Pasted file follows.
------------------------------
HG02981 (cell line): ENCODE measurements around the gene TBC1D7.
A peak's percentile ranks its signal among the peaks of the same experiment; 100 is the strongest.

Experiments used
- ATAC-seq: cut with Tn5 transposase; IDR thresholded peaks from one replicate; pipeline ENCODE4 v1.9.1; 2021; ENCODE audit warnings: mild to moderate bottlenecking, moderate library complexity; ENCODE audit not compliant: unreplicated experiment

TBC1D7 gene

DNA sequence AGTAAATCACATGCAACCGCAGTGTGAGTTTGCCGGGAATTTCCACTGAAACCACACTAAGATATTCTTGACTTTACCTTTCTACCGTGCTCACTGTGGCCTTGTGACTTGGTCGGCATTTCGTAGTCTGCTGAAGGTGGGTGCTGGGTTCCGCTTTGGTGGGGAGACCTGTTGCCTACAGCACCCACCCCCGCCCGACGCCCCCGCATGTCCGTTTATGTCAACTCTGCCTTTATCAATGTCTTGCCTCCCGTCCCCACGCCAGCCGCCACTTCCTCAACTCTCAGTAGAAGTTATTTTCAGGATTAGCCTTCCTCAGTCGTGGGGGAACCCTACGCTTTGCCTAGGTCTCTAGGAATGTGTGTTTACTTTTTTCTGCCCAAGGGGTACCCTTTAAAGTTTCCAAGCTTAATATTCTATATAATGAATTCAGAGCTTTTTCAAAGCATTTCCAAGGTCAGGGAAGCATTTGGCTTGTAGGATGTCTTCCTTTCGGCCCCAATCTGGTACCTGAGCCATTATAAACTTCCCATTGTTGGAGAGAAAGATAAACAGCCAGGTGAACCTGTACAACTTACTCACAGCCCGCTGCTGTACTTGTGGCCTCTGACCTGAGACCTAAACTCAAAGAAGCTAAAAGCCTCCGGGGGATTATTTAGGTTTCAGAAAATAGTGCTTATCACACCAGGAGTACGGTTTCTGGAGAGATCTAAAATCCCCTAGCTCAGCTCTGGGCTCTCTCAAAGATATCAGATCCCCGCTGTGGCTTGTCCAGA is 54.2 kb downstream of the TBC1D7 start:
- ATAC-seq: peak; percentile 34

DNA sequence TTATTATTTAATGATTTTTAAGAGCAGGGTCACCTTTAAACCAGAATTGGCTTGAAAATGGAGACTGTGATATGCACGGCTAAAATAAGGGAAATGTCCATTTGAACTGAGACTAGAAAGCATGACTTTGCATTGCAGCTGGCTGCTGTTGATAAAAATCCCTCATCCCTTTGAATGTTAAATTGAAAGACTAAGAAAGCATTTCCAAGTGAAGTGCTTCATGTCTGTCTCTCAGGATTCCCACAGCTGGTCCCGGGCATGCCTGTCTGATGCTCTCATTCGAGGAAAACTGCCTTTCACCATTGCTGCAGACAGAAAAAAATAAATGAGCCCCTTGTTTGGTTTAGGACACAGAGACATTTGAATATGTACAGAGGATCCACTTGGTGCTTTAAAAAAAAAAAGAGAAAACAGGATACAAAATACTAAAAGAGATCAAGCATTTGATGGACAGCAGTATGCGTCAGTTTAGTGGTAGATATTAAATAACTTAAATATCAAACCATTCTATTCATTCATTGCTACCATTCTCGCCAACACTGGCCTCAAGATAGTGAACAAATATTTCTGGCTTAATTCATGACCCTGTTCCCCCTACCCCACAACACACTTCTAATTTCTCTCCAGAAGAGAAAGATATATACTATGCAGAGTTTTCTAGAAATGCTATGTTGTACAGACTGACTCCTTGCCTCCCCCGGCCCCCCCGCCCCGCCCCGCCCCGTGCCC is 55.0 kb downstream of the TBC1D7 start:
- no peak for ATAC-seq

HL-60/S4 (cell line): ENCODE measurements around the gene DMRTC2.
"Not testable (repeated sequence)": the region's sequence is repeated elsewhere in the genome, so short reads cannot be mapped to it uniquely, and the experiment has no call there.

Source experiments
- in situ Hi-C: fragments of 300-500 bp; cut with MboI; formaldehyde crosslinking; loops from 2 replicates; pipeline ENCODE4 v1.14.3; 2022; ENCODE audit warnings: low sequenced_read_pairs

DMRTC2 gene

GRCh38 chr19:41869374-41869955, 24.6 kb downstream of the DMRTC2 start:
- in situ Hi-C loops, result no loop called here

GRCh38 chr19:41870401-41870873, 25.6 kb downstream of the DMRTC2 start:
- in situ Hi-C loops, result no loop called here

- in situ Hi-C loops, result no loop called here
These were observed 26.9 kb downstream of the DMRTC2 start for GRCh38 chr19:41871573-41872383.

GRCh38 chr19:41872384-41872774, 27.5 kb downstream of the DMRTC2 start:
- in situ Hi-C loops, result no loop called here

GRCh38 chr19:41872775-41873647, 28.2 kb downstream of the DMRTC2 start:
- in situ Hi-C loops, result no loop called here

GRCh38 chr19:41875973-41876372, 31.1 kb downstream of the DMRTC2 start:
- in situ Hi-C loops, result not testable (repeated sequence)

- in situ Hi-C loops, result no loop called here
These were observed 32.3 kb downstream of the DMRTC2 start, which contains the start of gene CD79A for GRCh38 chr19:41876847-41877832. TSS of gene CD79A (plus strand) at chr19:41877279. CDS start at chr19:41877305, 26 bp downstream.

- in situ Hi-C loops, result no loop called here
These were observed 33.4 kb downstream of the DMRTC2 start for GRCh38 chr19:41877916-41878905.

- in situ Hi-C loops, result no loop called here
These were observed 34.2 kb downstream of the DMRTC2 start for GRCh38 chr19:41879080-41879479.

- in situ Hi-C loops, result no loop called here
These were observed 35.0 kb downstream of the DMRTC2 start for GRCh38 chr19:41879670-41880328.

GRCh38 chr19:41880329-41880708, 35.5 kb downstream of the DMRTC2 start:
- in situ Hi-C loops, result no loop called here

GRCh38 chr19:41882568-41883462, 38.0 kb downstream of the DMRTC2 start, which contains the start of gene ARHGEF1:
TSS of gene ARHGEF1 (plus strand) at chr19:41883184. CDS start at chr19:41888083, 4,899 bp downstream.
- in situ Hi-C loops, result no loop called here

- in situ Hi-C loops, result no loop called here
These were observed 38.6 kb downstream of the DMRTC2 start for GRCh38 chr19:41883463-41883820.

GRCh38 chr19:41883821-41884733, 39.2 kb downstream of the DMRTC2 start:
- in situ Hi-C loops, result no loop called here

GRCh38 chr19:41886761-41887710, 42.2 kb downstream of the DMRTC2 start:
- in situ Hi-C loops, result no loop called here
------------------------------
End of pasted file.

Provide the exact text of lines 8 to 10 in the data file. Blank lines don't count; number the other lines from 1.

DNA sequence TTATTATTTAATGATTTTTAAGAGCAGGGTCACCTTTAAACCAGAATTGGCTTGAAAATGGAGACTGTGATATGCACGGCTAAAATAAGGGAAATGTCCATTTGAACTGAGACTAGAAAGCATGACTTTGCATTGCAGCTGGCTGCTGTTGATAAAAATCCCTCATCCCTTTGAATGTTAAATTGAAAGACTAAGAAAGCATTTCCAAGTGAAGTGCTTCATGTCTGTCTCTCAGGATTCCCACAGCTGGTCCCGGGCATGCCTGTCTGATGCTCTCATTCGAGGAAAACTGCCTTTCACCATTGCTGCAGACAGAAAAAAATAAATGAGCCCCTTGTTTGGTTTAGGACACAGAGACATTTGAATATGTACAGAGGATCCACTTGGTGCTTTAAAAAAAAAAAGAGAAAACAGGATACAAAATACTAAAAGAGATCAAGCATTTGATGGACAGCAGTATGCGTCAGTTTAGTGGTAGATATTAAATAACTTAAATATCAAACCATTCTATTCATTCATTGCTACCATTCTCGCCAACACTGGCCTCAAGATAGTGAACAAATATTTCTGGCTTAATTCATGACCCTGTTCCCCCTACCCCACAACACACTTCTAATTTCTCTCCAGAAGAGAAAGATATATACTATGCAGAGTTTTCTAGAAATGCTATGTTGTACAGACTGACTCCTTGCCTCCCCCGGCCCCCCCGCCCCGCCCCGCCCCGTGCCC is 55.0 kb downstream of the TBC1D7 start:
- no peak for ATAC-seq

HL-60/S4 (cell line): ENCODE measurements around the gene DMRTC2.